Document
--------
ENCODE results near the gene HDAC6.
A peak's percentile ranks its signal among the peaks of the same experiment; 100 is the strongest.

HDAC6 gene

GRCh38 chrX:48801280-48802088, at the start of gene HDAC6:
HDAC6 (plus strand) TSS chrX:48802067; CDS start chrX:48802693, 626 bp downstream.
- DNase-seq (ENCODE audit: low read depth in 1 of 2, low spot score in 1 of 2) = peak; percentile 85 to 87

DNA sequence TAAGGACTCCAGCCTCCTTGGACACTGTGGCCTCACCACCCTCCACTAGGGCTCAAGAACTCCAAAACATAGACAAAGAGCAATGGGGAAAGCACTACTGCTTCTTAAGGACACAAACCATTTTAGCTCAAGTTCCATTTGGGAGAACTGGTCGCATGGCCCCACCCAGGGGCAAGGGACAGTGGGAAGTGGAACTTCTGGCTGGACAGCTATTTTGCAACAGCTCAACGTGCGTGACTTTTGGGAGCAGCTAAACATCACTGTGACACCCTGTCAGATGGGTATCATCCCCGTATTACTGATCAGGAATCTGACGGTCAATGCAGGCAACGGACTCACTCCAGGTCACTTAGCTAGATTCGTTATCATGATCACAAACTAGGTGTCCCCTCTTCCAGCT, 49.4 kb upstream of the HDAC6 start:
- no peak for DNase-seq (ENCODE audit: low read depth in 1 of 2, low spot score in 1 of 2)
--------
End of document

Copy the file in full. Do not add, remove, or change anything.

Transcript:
ENCODE results near the gene HDAC6.
A peak's percentile ranks its signal among the peaks of the same experiment; 100 is the strongest.

HDAC6 gene

GRCh38 chrX:48801280-48802088, at the start of gene HDAC6:
HDAC6 (plus strand) TSS chrX:48802067; CDS start chrX:48802693, 626 bp downstream.
- DNase-seq (ENCODE audit: low read depth in 1 of 2, low spot score in 1 of 2) = peak; percentile 85 to 87

DNA sequence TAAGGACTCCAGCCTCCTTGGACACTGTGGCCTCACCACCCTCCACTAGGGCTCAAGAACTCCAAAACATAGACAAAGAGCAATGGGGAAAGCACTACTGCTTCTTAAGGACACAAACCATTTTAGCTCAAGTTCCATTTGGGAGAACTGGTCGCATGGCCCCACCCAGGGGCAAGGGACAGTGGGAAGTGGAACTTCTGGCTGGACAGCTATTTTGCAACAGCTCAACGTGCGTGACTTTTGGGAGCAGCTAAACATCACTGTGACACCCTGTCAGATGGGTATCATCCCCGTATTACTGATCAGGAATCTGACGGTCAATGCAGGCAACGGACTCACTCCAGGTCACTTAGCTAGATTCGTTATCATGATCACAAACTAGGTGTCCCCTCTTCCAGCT, 49.4 kb upstream of the HDAC6 start:
- no peak for DNase-seq (ENCODE audit: low read depth in 1 of 2, low spot score in 1 of 2)